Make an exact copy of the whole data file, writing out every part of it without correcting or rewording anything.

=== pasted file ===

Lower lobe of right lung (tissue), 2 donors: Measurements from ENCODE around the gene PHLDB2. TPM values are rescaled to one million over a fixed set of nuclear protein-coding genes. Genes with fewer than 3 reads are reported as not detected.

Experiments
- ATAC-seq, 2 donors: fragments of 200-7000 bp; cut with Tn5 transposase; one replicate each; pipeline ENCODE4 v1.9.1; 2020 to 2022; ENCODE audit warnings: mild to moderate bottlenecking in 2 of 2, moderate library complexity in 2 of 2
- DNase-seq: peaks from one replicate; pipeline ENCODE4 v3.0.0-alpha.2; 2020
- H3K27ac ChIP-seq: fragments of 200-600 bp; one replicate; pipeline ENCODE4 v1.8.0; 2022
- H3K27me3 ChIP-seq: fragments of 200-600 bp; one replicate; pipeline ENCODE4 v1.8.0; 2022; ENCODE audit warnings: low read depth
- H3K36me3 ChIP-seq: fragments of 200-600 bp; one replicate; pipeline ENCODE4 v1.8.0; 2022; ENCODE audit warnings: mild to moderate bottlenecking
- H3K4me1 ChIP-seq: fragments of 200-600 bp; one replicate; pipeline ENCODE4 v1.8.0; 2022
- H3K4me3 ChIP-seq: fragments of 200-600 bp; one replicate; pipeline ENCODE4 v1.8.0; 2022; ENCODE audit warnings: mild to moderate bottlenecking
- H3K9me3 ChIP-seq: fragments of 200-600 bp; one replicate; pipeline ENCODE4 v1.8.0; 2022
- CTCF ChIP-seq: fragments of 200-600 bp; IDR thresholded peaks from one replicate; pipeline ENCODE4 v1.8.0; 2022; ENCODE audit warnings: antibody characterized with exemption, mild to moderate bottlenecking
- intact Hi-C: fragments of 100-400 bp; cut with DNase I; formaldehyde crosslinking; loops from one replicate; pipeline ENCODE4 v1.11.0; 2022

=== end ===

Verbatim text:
Lower lobe of right lung (tissue), 2 donors: Measurements from ENCODE around the gene PHLDB2. TPM values are rescaled to one million over a fixed set of nuclear protein-coding genes. Genes with fewer than 3 reads are reported as not detected.

Experiments
- ATAC-seq, 2 donors: fragments of 200-7000 bp; cut with Tn5 transposase; one replicate each; pipeline ENCODE4 v1.9.1; 2020 to 2022; ENCODE audit warnings: mild to moderate bottlenecking in 2 of 2, moderate library complexity in 2 of 2
- DNase-seq: peaks from one replicate; pipeline ENCODE4 v3.0.0-alpha.2; 2020
- H3K27ac ChIP-seq: fragments of 200-600 bp; one replicate; pipeline ENCODE4 v1.8.0; 2022
- H3K27me3 ChIP-seq: fragments of 200-600 bp; one replicate; pipeline ENCODE4 v1.8.0; 2022; ENCODE audit warnings: low read depth
- H3K36me3 ChIP-seq: fragments of 200-600 bp; one replicate; pipeline ENCODE4 v1.8.0; 2022; ENCODE audit warnings: mild to moderate bottlenecking
- H3K4me1 ChIP-seq: fragments of 200-600 bp; one replicate; pipeline ENCODE4 v1.8.0; 2022
- H3K4me3 ChIP-seq: fragments of 200-600 bp; one replicate; pipeline ENCODE4 v1.8.0; 2022; ENCODE audit warnings: mild to moderate bottlenecking
- H3K9me3 ChIP-seq: fragments of 200-600 bp; one replicate; pipeline ENCODE4 v1.8.0; 2022
- CTCF ChIP-seq: fragments of 200-600 bp; IDR thresholded peaks from one replicate; pipeline ENCODE4 v1.8.0; 2022; ENCODE audit warnings: antibody characterized with exemption, mild to moderate bottlenecking
- intact Hi-C: fragments of 100-400 bp; cut with DNase I; formaldehyde crosslinking; loops from one replicate; pipeline ENCODE4 v1.11.0; 2022